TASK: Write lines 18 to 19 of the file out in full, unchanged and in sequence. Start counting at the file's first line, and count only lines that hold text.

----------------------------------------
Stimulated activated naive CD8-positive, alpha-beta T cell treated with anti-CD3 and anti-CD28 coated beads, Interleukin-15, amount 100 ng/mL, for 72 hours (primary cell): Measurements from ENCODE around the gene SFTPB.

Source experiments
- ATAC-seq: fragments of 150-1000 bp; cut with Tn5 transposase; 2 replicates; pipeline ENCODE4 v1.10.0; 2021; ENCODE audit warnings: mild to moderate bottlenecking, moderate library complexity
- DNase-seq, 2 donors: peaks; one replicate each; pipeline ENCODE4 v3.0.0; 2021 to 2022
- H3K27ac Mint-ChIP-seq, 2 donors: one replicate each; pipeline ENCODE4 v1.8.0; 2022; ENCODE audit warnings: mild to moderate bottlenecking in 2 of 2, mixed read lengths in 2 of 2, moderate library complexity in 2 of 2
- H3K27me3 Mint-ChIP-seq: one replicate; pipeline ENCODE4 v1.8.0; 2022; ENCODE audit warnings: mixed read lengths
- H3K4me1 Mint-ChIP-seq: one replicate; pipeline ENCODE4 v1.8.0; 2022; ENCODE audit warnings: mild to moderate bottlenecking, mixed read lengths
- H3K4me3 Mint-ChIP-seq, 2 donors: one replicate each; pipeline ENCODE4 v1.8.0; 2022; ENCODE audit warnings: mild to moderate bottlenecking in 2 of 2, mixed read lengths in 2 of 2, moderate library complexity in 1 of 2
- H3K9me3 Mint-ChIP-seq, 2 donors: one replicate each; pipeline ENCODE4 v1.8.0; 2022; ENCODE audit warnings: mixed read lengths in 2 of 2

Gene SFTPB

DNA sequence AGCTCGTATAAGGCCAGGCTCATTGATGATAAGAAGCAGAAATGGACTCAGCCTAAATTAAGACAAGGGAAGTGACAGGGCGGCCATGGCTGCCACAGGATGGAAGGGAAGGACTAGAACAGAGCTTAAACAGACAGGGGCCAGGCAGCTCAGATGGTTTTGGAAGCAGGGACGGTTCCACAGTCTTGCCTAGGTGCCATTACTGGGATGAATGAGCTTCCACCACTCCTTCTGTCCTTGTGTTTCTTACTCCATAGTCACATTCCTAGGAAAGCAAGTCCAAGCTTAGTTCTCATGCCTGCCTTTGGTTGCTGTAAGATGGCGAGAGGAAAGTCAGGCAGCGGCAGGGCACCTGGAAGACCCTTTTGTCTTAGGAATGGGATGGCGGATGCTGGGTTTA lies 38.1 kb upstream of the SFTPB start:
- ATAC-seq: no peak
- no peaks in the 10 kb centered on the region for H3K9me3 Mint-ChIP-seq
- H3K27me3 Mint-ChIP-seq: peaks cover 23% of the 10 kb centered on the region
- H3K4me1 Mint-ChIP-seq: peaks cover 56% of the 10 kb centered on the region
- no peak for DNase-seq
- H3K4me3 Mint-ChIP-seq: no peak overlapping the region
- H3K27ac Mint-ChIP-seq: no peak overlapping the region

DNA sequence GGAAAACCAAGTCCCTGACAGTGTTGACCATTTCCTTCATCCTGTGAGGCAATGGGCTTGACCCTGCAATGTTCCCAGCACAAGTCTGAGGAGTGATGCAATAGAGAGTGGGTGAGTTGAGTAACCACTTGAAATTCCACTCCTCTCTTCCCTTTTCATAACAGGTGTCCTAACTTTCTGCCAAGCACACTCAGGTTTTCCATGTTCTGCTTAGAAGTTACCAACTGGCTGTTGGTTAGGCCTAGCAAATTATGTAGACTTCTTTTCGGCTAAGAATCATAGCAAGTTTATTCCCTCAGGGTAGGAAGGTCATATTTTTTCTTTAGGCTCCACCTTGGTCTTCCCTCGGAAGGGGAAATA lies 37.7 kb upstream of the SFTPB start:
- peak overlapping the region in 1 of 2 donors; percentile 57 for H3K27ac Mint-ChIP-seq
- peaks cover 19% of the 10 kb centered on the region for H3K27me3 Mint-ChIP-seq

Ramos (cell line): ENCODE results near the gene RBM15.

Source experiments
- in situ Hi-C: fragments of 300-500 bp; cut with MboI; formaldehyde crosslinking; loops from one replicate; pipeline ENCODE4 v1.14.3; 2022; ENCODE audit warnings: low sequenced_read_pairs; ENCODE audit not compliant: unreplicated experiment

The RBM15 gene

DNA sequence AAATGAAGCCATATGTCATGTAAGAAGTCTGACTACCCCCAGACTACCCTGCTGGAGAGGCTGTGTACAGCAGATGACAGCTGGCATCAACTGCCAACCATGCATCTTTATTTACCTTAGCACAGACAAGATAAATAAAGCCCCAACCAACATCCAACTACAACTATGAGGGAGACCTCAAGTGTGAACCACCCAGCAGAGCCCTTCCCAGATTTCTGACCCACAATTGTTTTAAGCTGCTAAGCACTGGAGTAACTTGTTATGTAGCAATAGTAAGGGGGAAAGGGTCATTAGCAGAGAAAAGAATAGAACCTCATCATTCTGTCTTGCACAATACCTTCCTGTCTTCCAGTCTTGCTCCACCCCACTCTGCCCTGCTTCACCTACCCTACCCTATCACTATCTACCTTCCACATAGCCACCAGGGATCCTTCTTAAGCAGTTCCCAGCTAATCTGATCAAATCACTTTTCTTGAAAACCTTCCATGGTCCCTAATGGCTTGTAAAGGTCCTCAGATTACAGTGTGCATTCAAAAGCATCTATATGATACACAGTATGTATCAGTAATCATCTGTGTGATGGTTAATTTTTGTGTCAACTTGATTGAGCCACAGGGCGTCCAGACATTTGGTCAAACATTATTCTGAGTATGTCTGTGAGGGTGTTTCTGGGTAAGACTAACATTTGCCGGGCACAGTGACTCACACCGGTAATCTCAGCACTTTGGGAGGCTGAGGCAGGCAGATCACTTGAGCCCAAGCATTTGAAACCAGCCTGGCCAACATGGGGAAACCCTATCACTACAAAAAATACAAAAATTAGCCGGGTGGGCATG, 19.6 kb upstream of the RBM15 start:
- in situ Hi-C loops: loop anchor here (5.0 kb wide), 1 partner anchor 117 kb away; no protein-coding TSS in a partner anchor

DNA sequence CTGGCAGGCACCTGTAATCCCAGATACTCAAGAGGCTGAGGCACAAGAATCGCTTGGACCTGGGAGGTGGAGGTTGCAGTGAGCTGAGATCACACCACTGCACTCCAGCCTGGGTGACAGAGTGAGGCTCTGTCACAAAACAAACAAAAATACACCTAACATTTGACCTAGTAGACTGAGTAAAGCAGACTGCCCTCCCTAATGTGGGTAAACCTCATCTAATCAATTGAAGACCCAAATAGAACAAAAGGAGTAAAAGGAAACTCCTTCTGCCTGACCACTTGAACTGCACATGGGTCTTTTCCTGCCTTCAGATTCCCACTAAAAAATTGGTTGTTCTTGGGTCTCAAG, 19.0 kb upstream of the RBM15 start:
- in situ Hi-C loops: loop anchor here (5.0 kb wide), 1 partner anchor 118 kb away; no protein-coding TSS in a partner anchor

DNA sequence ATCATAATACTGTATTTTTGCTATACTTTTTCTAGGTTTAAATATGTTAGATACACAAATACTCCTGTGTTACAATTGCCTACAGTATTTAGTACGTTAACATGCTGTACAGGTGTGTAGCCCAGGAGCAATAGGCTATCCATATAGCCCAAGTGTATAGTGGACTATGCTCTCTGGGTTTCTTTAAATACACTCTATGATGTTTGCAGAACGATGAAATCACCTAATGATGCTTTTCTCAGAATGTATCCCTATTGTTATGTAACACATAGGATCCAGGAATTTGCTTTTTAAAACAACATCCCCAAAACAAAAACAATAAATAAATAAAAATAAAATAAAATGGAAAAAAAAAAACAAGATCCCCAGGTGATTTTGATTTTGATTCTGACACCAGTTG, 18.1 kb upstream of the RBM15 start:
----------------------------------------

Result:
- H3K27ac Mint-ChIP-seq: no peak overlapping the region

DNA sequence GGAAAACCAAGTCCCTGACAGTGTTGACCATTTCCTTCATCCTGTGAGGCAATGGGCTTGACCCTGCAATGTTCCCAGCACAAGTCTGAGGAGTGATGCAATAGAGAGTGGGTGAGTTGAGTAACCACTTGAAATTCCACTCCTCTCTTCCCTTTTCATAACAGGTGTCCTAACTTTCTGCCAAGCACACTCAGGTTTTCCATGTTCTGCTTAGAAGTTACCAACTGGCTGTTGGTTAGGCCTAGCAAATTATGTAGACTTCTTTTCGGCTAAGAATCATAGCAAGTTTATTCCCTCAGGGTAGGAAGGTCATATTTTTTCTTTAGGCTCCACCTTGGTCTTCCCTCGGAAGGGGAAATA lies 37.7 kb upstream of the SFTPB start: